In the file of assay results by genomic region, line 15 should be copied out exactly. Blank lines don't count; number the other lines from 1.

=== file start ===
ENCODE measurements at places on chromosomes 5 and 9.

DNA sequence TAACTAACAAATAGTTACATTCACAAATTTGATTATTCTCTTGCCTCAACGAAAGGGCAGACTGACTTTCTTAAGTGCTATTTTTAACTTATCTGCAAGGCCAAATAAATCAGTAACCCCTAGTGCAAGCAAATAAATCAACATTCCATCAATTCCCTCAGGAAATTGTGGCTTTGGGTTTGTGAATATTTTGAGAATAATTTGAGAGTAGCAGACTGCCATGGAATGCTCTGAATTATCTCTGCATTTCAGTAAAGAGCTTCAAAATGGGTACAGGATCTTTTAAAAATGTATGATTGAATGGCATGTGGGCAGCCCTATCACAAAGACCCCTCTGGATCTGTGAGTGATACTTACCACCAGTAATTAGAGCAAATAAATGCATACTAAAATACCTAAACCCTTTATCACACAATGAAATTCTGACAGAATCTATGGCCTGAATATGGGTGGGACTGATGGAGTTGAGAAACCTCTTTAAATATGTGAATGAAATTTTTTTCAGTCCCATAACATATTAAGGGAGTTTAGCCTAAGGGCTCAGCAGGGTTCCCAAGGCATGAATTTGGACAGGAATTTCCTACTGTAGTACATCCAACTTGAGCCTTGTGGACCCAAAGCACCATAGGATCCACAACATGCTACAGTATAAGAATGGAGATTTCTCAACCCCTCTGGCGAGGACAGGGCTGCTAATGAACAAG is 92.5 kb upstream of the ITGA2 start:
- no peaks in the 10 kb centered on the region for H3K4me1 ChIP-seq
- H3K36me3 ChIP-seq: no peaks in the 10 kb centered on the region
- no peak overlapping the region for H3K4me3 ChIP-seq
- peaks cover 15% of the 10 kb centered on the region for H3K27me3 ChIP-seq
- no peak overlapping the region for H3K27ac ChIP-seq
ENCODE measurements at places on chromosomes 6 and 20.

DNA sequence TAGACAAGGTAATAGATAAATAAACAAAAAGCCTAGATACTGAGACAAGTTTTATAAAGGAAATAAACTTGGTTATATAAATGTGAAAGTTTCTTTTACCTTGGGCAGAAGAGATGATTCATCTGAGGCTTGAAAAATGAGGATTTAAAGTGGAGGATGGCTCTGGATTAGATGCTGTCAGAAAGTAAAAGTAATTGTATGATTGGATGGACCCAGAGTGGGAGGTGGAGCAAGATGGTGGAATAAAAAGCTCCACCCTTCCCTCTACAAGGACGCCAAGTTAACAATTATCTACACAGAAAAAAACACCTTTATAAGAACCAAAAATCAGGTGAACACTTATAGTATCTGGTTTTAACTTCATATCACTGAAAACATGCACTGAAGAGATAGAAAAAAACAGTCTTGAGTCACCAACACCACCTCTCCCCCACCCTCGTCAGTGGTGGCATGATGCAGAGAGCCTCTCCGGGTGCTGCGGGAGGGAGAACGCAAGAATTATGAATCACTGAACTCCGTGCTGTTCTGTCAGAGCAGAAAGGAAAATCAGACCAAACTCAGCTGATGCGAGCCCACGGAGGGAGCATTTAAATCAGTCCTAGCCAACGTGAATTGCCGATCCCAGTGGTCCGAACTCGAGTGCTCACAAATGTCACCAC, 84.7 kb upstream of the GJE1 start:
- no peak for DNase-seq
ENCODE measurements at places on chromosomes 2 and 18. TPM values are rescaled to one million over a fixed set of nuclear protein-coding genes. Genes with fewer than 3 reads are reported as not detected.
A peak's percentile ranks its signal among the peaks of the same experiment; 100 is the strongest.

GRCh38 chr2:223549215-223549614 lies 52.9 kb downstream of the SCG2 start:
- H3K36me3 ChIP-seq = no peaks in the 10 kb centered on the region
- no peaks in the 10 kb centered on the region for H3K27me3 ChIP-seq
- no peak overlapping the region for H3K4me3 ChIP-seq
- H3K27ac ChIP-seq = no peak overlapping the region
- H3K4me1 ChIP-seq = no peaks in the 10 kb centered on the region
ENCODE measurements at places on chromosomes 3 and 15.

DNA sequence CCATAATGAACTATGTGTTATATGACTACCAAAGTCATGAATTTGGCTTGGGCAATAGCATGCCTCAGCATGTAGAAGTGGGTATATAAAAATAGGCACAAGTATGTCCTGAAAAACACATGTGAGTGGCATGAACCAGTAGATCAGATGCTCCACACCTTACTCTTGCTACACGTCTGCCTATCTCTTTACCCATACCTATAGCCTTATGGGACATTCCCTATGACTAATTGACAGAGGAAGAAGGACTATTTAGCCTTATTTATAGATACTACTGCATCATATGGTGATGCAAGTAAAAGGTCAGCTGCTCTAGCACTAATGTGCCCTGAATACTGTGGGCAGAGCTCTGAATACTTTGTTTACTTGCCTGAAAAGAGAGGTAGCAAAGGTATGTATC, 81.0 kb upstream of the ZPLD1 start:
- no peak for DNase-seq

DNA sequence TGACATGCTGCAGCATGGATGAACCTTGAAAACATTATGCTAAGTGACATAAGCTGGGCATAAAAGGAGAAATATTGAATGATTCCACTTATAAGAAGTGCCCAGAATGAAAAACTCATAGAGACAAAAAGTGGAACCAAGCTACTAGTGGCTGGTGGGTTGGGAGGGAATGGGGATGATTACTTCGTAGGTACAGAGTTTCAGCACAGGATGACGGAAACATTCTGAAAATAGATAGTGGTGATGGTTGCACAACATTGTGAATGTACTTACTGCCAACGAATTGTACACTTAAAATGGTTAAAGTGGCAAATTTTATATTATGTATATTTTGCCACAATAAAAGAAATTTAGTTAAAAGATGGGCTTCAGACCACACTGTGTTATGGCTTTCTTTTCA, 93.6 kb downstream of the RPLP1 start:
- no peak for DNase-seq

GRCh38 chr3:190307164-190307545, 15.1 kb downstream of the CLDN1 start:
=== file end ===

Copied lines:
- no peaks in the 10 kb centered on the region for H3K27me3 ChIP-seq